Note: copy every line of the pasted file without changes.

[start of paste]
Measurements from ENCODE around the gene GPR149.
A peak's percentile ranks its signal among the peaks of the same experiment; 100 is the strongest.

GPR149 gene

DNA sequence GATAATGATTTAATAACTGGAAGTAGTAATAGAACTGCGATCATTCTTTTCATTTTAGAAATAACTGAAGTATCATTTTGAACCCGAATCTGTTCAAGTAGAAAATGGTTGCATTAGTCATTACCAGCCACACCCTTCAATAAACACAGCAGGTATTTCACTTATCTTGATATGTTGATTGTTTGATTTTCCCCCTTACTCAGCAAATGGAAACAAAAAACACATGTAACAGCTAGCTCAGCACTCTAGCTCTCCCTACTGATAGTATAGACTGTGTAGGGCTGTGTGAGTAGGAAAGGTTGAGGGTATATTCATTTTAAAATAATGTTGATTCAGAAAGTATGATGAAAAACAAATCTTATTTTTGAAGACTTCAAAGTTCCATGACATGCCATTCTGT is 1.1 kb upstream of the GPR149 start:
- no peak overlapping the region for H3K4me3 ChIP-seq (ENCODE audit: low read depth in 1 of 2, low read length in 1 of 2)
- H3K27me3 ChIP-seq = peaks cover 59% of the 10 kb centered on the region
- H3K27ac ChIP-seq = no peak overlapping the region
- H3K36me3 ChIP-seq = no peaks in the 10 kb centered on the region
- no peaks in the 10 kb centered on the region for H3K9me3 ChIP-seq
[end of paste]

Measurements from ENCODE around the gene GPR149.
A peak's percentile ranks its signal among the peaks of the same experiment; 100 is the strongest.

GPR149 gene

DNA sequence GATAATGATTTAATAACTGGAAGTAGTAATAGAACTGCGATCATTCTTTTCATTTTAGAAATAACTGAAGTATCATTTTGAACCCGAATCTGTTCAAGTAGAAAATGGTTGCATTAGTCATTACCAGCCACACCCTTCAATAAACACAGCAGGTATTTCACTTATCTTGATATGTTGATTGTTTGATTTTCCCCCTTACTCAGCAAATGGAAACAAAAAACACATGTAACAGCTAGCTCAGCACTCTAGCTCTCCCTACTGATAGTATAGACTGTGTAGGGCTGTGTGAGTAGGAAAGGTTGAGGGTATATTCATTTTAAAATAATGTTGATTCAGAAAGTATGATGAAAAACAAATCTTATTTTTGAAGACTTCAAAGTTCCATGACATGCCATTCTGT is 1.1 kb upstream of the GPR149 start:
- no peak overlapping the region for H3K4me3 ChIP-seq (ENCODE audit: low read depth in 1 of 2, low read length in 1 of 2)
- H3K27me3 ChIP-seq = peaks cover 59% of the 10 kb centered on the region
- H3K27ac ChIP-seq = no peak overlapping the region
- H3K36me3 ChIP-seq = no peaks in the 10 kb centered on the region
- no peaks in the 10 kb centered on the region for H3K9me3 ChIP-seq